Boyne Valley Drive Public Consultation
New Fáilte Ireland review of the Boyne Valley Drive seeks public feedback
Fáilte Ireland has appointed a multi-disciplinary team to review the established Boyne Valley Drive and its wider landscape setting to advise on opportunities to help make it a world class experiential route that celebrates both the heritage assets and the wider Boyne Valley setting.
A set of consultation boards has been made available for further information, and they are asking for feedback via a survey which can be found here (you can also email them at firstname.lastname@example.org).
Navan Cycling Initiative have put forward the following submission
QUESTION: Are there any additional elements of the regions development context we should review? (The Boyne Valley’s Context – Board 2)
Why is it marketed as the Boyne Valley Drive? Particularly, as a ‘driving’ experience? Is it a necessity for visitors to drive in order to experience it? The region is in close proximity to Dublin, well serviced by bus services, with plans for a rail line from Navan to Dublin, as well as two greenways currently in various stages of development. Similar tourist regions such as the Wild Atlantic Way or the Burren Way attract millions of visitors yet are known as ‘ways’, with a lot of different options for people to visit and enjoy. The Boyne Valley Way would be a more suitable name, especially in today’s current climate with the urgency of climate change and the need to encourage more sustainable modes of transport.
I moved to the town of Navan about six years ago and have explored most of the Boyne Valley by both bike and by car, and whenever I have seen the signs for the Boyne Valley Drive I felt a bit confused as to what they were. The Boyne Valley Drive sounds limited to driving, when most of the ancient historic cultural sites in the Boyne Valley are in fact off road, part of nature or mountainous trails, or alongside the River Boyne, more suited to walking. By definition, exploring the Boyne Valley by foot or by bike on greenways or blueways would be excluded from the ‘Boyne Valley Drive’.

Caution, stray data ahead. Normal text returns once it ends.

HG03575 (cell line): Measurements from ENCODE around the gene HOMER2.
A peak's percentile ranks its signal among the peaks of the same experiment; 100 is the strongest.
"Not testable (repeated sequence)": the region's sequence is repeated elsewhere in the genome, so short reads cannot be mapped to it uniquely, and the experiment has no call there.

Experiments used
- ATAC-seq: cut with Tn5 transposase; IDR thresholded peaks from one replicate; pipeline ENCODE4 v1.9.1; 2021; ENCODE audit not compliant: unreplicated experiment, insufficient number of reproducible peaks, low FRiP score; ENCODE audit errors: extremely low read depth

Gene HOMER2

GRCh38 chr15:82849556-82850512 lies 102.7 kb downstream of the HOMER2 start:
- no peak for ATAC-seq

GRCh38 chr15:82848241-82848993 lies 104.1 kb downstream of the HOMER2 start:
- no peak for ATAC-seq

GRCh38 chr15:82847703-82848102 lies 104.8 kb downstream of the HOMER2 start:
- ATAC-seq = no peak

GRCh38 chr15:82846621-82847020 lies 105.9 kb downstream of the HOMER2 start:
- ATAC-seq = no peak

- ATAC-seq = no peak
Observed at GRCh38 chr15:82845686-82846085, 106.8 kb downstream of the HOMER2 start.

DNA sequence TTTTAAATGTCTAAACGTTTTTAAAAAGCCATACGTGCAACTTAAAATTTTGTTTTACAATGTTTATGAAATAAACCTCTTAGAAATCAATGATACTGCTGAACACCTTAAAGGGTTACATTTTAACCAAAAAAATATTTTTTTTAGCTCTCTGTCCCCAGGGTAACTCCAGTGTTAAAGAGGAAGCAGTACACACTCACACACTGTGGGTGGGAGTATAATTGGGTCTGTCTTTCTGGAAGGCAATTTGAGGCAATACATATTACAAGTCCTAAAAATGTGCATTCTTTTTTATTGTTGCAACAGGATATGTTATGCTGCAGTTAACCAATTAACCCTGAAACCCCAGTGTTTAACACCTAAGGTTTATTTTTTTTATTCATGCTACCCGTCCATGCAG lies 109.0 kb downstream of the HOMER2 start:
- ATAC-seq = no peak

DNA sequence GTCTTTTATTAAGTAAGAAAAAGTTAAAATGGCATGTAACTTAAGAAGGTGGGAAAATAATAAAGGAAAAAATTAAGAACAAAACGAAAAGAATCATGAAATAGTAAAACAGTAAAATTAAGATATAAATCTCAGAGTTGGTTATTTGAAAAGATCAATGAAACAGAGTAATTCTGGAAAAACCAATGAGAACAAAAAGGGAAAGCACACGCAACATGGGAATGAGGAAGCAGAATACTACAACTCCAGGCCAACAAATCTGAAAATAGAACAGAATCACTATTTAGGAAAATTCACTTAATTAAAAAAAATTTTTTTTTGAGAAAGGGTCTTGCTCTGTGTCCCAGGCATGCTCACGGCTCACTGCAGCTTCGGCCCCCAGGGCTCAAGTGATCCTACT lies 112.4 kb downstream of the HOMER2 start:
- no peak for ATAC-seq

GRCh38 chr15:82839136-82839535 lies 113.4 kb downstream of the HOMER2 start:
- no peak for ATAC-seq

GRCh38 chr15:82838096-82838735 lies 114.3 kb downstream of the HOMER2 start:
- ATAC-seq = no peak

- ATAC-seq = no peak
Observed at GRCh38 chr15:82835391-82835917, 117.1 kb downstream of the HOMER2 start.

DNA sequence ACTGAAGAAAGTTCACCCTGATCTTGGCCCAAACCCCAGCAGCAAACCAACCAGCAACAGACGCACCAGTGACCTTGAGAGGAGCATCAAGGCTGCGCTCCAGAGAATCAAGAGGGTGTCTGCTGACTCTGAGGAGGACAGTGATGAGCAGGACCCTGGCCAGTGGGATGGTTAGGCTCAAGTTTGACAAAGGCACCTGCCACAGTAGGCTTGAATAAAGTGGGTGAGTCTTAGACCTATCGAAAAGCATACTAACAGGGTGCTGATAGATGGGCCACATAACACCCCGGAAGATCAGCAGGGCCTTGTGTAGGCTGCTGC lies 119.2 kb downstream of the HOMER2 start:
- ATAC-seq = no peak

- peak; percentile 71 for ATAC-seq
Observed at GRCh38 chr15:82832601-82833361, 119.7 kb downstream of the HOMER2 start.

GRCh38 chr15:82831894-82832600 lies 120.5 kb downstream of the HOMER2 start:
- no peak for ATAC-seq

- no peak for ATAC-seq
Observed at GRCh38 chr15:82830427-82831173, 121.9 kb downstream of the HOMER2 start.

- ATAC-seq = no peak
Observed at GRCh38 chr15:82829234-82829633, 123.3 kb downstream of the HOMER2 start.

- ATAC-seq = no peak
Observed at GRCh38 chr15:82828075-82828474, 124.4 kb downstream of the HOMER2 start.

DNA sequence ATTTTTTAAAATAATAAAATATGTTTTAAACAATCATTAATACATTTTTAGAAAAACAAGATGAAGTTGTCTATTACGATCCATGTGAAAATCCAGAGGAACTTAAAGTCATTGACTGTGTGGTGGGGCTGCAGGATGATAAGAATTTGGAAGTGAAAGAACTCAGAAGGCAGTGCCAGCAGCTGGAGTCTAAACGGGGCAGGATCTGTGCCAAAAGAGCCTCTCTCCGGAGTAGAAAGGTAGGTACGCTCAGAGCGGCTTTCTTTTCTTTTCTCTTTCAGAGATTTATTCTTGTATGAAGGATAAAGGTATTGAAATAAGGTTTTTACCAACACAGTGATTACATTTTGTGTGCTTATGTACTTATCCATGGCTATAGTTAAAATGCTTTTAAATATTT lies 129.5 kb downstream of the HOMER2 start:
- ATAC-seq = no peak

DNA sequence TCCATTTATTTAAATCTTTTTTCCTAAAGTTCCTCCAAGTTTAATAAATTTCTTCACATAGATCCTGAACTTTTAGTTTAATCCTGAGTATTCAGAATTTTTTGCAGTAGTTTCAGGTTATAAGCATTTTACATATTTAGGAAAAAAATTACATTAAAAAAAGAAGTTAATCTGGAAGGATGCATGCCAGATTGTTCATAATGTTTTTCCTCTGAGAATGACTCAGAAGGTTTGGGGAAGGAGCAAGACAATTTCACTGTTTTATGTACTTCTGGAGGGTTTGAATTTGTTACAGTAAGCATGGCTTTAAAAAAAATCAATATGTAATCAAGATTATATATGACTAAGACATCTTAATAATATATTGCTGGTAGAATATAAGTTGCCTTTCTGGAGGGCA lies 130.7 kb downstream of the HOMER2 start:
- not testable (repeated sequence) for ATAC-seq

QUESTION: Are there any other visitor groups that the Boyne Valley Drive should be targeting? (Tourism Context – Board 3)
Greenways have huge potential to attract visitors to the region, and the Boyne Valley will soon have two top-class greenways: the Boyne Greenway and the Boyne Valley to Lakelands County Greenway. A recent Fáilte Ireland training and information workshop showed that:
- 46% of all overseas holidaymakers to Ireland last year engaged in walking and cycling as part of their holiday experience.
- The number of tourists coming to Ireland on walking and cycling holidays has grown exponentially; from 37,000 in 2012 to 1.8m in 2017.
- Over 280,000 tourists have visited the Waterford greenway
- 68% of visitors to county Waterford said visiting the Waterford Greenway was the main motivation for their trip
With the region set to have two greenways, the potential to attract cyclists to the region should be highlighted more and become a key element in the promotional and marketing campaign. In addition, the Covid pandemic has seen a 30% increase in bike sales in Ireland compared to last year, while cycling in Ireland was up by 45% in some places during the summer lockdown. Bicycles are projected to outsell cars in Europe two-to-one by 2030.